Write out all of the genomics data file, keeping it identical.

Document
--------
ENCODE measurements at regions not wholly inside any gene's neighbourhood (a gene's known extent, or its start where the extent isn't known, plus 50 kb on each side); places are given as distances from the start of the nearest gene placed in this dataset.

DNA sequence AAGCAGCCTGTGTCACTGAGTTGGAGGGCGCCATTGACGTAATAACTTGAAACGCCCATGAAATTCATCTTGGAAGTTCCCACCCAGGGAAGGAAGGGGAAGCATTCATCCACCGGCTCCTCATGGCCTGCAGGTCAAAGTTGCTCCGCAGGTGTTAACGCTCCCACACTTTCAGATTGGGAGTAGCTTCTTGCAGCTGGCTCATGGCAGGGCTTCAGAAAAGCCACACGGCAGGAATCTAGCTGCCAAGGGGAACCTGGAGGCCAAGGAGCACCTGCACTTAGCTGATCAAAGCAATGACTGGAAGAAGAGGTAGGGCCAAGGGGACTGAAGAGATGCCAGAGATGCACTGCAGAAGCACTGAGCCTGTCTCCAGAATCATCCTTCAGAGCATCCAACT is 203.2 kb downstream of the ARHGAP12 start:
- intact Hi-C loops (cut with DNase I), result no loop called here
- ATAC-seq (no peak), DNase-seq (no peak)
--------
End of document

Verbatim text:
ENCODE measurements at regions not wholly inside any gene's neighbourhood (a gene's known extent, or its start where the extent isn't known, plus 50 kb on each side); places are given as distances from the start of the nearest gene placed in this dataset.

DNA sequence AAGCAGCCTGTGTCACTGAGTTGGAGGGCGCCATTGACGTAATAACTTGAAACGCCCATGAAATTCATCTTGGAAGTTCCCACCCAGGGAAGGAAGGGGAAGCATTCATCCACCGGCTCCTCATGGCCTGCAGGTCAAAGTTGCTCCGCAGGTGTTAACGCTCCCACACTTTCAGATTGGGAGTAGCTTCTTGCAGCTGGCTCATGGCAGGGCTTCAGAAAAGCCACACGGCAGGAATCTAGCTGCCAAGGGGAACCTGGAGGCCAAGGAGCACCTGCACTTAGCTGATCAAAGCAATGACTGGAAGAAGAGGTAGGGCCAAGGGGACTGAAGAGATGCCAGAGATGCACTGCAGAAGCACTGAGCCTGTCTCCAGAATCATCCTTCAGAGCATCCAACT is 203.2 kb downstream of the ARHGAP12 start:
- intact Hi-C loops (cut with DNase I), result no loop called here
- ATAC-seq (no peak), DNase-seq (no peak)